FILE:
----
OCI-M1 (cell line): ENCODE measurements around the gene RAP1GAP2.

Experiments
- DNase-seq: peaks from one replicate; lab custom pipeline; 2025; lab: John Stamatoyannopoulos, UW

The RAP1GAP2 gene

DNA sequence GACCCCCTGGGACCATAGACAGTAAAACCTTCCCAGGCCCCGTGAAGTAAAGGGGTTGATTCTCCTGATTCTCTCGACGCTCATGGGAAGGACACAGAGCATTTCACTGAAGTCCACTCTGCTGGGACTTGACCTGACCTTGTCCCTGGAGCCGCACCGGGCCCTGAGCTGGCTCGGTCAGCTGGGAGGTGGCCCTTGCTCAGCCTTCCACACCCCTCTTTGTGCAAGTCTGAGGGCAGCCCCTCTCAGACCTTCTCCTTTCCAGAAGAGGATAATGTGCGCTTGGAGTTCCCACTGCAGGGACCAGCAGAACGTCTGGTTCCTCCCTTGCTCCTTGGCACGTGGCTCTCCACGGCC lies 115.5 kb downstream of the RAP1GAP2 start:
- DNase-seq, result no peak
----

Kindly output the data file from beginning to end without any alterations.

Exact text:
OCI-M1 (cell line): ENCODE measurements around the gene RAP1GAP2.

Experiments
- DNase-seq: peaks from one replicate; lab custom pipeline; 2025; lab: John Stamatoyannopoulos, UW

The RAP1GAP2 gene

DNA sequence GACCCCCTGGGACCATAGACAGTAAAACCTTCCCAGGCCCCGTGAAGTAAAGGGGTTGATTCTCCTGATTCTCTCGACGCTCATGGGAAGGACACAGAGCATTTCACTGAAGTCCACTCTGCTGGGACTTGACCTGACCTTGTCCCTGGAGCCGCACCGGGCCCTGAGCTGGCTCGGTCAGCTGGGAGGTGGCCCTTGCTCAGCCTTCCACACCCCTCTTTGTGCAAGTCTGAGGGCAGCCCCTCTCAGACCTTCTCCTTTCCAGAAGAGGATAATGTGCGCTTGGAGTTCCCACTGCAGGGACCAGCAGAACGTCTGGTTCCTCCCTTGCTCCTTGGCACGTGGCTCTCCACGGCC lies 115.5 kb downstream of the RAP1GAP2 start:
- DNase-seq, result no peak